I returned my Audious hearing aids, but the company never returned my money

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By Christopher Elliott

Michael Trimble’s hearing aid from Audious doesn’t work, so he returns it. The company will refund his money. What’s going on?


I purchased two hearing aid sets online from Audious. The company promised a full refund if I wasn’t pleased with them. 

I returned them for a refund within the allotted time. I received an email confirming the receipt of the returned items. But I never received my money.

I have emailed Audious at the only two email addresses I could find. I do not think Audious intends to return my money. Can you help me get my refund? — Michael Trimble, Hayward, Calif.


A quick online search reveals a huge number of complaints about Audious hearing aids. But at the time you contacted me, it was what I didn’t find — rather than what I found — that was the most troubling. The company didn’t have a working website, and the top search result online was for a podcasting app by the same name. I wasn’t sure if Audious, the hearing aid company, was still in business. 

Let’s go back to those reviews. Before you make a purchase, you have to do your research. And if you had, I’m sure you would have never paid $354 for your over-the-counter hearing aid. The reviews are brutal. The company doesn’t even respond to inquiries from the BBB.

I reviewed the correspondence between you and Audious. The company warns that ​​there is typically a three-week transition for your ears to adjust to its devices. It can take that long for the aid to calibrate properly to your specific hearing loss. “So don’t panic if you experience whistling or discomfort for a bit,” it adds. “The more you wear it, the better it will work for you.”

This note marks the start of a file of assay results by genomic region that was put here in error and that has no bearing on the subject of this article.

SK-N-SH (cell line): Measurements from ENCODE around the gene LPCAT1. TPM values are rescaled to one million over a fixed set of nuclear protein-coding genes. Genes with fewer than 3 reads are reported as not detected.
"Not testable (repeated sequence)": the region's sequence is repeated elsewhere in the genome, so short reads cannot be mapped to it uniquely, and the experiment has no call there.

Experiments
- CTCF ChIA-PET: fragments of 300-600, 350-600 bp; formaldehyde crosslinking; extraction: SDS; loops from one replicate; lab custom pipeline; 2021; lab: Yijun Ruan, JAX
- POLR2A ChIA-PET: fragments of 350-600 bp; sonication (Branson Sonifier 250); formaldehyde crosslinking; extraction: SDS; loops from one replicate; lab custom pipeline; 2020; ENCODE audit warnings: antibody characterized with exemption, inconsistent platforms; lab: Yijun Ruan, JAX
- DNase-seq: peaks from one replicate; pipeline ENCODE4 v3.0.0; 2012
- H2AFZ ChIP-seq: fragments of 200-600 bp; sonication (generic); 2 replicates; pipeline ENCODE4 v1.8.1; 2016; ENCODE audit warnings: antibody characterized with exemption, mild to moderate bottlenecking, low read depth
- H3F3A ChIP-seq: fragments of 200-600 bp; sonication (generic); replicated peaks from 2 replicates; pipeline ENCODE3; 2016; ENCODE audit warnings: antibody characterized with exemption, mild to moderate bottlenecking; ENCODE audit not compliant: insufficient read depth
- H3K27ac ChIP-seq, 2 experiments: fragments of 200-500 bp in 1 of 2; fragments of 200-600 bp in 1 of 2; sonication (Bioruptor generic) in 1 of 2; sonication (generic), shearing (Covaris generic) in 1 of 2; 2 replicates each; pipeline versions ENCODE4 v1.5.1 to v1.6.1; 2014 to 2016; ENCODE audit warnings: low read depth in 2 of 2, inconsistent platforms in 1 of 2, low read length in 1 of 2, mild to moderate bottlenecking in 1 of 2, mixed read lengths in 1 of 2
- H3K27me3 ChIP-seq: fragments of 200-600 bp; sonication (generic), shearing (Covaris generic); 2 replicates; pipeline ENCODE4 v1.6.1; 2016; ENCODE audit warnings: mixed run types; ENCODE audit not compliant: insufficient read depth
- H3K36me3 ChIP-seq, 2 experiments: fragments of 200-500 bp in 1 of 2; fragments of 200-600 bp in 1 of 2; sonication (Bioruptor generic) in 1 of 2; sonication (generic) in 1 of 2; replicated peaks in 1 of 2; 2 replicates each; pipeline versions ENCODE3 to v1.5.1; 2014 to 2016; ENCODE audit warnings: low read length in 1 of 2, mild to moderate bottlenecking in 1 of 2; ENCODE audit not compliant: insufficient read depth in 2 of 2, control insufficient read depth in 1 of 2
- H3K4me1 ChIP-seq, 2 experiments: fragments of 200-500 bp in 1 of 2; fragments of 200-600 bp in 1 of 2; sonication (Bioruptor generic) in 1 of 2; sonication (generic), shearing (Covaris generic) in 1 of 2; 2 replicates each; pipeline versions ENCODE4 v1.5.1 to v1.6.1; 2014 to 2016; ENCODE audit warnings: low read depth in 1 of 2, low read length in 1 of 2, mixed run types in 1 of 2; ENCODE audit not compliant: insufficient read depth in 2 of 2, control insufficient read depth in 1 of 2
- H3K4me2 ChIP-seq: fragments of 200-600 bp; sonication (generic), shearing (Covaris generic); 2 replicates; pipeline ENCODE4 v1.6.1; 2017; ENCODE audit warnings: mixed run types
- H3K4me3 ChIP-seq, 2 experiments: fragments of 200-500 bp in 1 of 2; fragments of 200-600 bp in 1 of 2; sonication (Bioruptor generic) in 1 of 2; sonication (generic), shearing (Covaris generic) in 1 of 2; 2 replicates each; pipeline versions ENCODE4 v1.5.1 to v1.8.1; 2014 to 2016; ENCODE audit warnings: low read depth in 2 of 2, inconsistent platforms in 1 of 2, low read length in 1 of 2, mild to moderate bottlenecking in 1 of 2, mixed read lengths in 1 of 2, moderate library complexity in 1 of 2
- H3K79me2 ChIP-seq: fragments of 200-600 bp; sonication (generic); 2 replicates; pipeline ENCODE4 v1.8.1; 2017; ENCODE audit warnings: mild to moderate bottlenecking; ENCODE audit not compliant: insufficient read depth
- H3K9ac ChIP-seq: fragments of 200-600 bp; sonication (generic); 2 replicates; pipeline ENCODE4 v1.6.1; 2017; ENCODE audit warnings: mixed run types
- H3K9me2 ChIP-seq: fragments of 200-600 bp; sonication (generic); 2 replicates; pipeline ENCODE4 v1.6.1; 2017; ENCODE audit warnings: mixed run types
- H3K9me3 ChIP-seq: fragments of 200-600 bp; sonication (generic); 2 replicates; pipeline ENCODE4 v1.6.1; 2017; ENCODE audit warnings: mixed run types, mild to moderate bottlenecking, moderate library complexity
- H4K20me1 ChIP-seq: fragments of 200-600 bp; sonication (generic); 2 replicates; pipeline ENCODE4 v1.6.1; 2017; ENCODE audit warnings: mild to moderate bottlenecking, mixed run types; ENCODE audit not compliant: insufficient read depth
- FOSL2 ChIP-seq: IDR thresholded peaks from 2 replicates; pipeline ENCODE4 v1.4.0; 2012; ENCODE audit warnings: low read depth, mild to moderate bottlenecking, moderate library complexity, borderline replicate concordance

But you tried the device for a few weeks, and it did not work for you. Since you were within your 90-day return period, you sent the hearing aids back for a full refund. Audious verified that it received them but did not return your money. It looks like you waited four months before contacting me for help.

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How to get your money back from Audious

You had all the tools you needed to fix this problem yourself. You had evidence that you had returned the hearing aid and an email from the company promising you a refund. And you had also waited patiently for your money back. 

Fortunately, you made this purchase with a credit card. I advised you to file a credit card dispute under the Fair Credit Billing Act. I have advice on how to file a credit card dispute on my consumer advocacy site. If that had not worked, my advocacy team would have happily helped you. Fortunately, it did. A few weeks later, your credit card company contacted you with good news: It had returned the $354 you spent on the hearing aids. (Related: This PayPal invoice scam almost got me. Here’s how to spot it.)

About this story

Nothing is more infuriating to my advocacy team than a company that stops responding to a customer, especially after it makes a specific promise (like a refund). Fortunately, Trimble paid for his hearing aid with a credit card, and had some protection. For what it’s worth, we would have hunted them down to the ends of the earth if the credit card chargeback hadn’t worked. I’m grateful to our entire team for helping resolve this. Dwayne Coward and Mel Smith were on deck in the advocacy department; Andy Smith and his team handled editing, and Dustin Elliott did the illustration. I researched, wrote and fact-checked this completely AI-free article. Yeah, I know you were wondering about that. It’s OK. This site is still published by humans.

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Christopher Elliott

Christopher Elliott is the founder of Elliott Advocacy, a 501(c)(3) nonprofit organization that empowers consumers to solve their problems and helps those who can't. He's the author of numerous books on consumer advocacy and writes three nationally syndicated columns. He also publishes the Elliott Report, a news site for consumers, and Elliott Confidential, a critically acclaimed newsletter about customer service. If you have a consumer problem you can't solve, contact him directly through his advocacy website. You can also follow him on X, Facebook, and LinkedIn, or sign up for his daily newsletter.

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